This idea actually came through with all writers – a real calling to write and a sense of destiny.  Therefore the courage to give up other parts of their life in order to do so.  The discipline required daily to produce the number of words necessary to finish a book was touched on by nearly all.

Paula Hawkins with Nicky Pellegrino  Girl on the Train

Paula seemed extremely nervous at first, fiddling with her hands and then smoothing her trousers and generally looking ill at ease, but Nicky Pellegrino was an excellent interviewer who got her talking. 

A financial journalist who was approached by an editor to write a book which she did it didn’t succeed.  She then wrote a couple of ‘chick lits’ under pseudonym of Amy Silver.  She's from Zimbabwe, single and likely to remain so. Just slightly awkward, and amazed at the success of the ‘Girl on the Train.’  She  borrowed money from her parents to allow her to write.  Obviously fascinated by flawed characters, but said not based on herself. 

She too felt she was destined to write and really enjoyed the way the story unfolded. She agreed it could have had a different ending, and that was part of the excitement of writing mysteries arising from the command you have over the characters. Researches the psychological aspects and said the idea first came when she arrived from Zimbabwe, knew no one and used to watch people through windows living what she thought were fulfilling and rewarding lives.


The art of the short story.

Damian Wilkins stood in for Bill Manhire and Elizabeth McCracken with Sue Orr as chair.

A great session.  Both read from their favourite short story, McCracken's was The Jockey – pithy and very clever juxtaposing the protagonist, the jockey and his horse.  Damian's was My Last Story by Janet Frame.  Both talked why they liked the story, the way in which stories are crafted and the often very obscure endings of a short story.  Good stuff and good audience participation.  They also read from their own work.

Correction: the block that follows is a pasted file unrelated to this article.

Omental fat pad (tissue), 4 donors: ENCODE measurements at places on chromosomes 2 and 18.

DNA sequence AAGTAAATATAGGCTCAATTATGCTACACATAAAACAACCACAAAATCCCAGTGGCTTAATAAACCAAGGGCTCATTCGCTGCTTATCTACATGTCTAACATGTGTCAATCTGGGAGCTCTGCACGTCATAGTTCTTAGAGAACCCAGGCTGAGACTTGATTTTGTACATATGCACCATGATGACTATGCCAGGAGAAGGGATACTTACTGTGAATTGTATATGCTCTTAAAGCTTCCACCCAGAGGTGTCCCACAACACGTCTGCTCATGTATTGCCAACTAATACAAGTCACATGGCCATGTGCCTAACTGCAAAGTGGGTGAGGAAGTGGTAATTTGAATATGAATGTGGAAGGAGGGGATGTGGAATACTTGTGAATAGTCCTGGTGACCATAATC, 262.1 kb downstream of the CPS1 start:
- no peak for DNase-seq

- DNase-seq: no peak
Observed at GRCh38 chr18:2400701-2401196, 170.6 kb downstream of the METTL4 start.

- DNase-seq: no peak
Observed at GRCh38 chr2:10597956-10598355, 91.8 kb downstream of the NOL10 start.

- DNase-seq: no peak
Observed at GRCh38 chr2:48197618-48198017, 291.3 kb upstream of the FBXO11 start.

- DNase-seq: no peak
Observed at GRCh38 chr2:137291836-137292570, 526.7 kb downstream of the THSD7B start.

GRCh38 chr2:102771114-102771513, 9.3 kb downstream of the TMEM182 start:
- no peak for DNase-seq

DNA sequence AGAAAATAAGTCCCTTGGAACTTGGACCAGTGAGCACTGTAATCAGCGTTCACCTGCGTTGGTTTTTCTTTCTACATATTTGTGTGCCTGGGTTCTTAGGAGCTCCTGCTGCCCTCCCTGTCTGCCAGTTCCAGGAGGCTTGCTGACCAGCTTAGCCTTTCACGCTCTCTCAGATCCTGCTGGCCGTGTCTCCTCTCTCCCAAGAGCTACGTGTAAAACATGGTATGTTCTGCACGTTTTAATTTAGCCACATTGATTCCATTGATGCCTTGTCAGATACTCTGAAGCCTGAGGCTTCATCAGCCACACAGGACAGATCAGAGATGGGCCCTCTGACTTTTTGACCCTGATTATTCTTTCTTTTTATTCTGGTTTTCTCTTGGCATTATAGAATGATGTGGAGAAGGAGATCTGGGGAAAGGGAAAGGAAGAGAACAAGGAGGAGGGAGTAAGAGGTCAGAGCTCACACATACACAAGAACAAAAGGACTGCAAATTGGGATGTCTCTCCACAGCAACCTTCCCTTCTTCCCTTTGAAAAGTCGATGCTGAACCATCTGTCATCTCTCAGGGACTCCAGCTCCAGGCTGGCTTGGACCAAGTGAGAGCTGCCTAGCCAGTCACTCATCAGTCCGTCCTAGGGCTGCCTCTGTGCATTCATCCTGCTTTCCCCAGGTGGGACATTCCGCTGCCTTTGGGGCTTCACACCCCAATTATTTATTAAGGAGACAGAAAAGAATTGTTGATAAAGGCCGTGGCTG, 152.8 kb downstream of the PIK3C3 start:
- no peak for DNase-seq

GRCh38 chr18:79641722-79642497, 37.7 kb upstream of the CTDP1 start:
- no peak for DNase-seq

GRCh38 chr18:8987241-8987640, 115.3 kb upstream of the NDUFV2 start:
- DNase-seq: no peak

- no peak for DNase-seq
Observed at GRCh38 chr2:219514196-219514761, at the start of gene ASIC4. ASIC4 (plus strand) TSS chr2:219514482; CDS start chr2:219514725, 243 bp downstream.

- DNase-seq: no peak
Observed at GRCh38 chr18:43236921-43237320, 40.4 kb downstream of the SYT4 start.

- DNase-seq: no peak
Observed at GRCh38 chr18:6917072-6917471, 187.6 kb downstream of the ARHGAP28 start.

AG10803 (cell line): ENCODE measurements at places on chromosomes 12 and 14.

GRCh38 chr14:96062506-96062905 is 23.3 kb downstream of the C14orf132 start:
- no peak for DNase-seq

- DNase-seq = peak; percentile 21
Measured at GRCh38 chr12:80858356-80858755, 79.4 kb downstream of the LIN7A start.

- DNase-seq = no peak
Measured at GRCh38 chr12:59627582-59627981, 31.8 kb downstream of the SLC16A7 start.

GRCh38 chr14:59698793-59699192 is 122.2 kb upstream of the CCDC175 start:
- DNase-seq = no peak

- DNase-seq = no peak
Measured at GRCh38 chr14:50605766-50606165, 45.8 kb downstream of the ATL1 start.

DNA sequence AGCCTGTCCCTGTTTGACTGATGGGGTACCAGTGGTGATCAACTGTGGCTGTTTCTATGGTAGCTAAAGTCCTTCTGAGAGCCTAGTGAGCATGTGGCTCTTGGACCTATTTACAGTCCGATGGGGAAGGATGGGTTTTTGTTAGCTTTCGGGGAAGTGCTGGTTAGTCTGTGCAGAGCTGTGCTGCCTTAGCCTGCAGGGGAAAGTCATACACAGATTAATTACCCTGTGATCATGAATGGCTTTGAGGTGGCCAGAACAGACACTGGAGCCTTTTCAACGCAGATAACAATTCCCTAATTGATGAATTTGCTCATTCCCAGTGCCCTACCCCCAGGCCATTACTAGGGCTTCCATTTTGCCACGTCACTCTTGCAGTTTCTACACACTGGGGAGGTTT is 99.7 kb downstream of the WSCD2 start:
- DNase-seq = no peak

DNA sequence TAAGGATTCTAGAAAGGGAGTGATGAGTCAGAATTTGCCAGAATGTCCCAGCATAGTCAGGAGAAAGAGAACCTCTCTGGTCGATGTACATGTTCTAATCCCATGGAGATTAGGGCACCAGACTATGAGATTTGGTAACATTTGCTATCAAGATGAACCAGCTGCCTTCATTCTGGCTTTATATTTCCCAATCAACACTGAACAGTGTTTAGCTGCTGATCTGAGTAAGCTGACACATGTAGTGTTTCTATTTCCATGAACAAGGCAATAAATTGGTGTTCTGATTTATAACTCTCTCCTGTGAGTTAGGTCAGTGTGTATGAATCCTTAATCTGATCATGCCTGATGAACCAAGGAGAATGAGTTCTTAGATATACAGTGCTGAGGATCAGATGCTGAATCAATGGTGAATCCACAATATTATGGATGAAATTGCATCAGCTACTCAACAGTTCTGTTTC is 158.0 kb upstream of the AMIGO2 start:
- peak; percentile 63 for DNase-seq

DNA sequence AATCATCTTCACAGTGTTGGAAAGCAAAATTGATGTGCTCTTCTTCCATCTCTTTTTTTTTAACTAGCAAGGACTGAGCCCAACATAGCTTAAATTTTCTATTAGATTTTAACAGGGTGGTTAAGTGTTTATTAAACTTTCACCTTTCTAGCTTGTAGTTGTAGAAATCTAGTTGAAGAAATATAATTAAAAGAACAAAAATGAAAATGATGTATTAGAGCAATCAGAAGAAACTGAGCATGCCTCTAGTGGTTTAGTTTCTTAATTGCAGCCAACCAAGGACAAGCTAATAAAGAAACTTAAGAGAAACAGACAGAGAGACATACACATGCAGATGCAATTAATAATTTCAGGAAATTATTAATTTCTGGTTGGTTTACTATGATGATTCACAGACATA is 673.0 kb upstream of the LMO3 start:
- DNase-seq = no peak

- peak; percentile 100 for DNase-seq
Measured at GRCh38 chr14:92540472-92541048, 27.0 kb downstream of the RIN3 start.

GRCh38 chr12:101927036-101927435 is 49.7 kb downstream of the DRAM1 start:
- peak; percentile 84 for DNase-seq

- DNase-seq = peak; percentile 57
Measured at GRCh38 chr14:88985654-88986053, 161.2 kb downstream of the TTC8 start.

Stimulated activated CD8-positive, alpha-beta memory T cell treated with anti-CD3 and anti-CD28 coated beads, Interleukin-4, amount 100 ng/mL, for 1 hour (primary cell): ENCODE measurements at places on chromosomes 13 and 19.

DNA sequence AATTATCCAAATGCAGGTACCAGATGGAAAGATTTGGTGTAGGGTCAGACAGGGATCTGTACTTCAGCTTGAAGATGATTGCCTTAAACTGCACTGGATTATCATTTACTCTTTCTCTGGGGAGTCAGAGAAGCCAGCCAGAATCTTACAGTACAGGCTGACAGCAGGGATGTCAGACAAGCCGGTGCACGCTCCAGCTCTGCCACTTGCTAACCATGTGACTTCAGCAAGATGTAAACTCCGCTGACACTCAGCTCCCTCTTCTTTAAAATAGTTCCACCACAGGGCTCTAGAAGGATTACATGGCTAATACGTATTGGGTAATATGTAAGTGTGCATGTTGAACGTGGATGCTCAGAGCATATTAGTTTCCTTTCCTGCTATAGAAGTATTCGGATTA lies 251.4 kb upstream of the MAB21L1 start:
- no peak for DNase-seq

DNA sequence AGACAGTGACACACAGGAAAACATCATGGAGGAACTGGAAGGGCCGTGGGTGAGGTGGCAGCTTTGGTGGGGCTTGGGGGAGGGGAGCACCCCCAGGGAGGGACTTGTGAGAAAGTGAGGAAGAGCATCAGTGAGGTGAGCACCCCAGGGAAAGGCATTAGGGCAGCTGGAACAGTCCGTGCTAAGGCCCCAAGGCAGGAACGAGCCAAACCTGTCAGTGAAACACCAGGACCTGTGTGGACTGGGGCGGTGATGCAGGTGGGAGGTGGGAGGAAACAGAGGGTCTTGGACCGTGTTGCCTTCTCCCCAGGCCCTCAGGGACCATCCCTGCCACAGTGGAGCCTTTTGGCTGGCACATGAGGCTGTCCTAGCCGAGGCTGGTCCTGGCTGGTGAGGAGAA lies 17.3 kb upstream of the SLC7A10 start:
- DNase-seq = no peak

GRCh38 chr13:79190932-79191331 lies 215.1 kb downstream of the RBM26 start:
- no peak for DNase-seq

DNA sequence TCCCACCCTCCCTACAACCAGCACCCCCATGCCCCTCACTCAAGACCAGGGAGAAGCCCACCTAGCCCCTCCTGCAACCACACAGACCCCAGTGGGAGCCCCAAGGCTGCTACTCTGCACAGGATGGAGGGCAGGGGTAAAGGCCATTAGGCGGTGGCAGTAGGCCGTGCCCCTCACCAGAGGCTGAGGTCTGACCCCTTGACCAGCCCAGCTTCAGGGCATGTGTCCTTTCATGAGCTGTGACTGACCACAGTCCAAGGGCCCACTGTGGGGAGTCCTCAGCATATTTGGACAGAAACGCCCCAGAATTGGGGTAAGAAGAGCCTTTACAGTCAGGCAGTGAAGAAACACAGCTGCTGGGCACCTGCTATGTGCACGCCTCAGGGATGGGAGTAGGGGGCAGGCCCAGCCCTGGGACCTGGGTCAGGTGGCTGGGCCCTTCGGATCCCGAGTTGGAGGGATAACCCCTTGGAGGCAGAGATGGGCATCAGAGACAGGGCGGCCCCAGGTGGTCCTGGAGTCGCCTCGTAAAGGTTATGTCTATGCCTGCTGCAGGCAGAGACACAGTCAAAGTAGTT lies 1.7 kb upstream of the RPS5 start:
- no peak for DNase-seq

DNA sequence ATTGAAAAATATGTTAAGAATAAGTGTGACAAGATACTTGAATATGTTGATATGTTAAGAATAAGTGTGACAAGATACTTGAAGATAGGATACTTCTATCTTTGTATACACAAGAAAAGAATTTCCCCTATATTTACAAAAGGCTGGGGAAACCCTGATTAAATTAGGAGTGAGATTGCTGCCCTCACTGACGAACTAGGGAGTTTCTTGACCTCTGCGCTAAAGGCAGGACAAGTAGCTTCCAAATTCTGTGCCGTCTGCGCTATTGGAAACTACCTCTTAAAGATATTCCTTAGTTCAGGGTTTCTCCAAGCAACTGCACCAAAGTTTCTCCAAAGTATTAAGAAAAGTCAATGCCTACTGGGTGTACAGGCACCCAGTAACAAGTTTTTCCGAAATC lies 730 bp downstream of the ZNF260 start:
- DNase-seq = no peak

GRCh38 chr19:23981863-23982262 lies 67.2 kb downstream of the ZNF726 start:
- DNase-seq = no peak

A meeting of minds.

Philosopher Julian Baggini and Hirini Kaa - exchanging their views of Western and Maori Philosophy.  I enjoyed it immensely although it may have been improved with a stronger voice to argue more.  They were two gentlemen listening to each other's point of view, and Baggini in particular not challenging the connection with land and sea of the Maori and other indigenous populations.  Hirini Kaa is an Anglican minister as well as lecturer at Auckland University and they were both good to listen to.

The Great Kiwi Classic Face Off.

Rachel Barrowman (Maurice Gee), Mary Paul (Robin Hyde), John Smythe (Bruce Mason) and John Weir (James K Baxter) with Rosabel Tan. A fascinating session and I managed to sit in the front row – not all the VIPs turned up so thought I'd give it a go!!

John Weir was just astounding with his knowledge of J K Baxter and was the most marvellous speaker.  He spoke of Baxter's friendships and he went to his funeral along with 800 of his other best friends.  One had escaped from prison, two had converted a car and people came from far and wide and he made him a most engaging personality. 

I hadn't heard about Robin Hyde - a flawed but exceptional woman, and Mary Paul spoke well.  John Smythe promoted Bruce Mason well, but Rachel Barrowman is clearly a very withdrawn personality and looked as if she would have liked to be anywhere else in the world!  It was a robust and good session and luckily we weren't asked to vote for which writer had written the classic NZ story.  Much discussion about what constituted a classic, and I learned much about all the writers.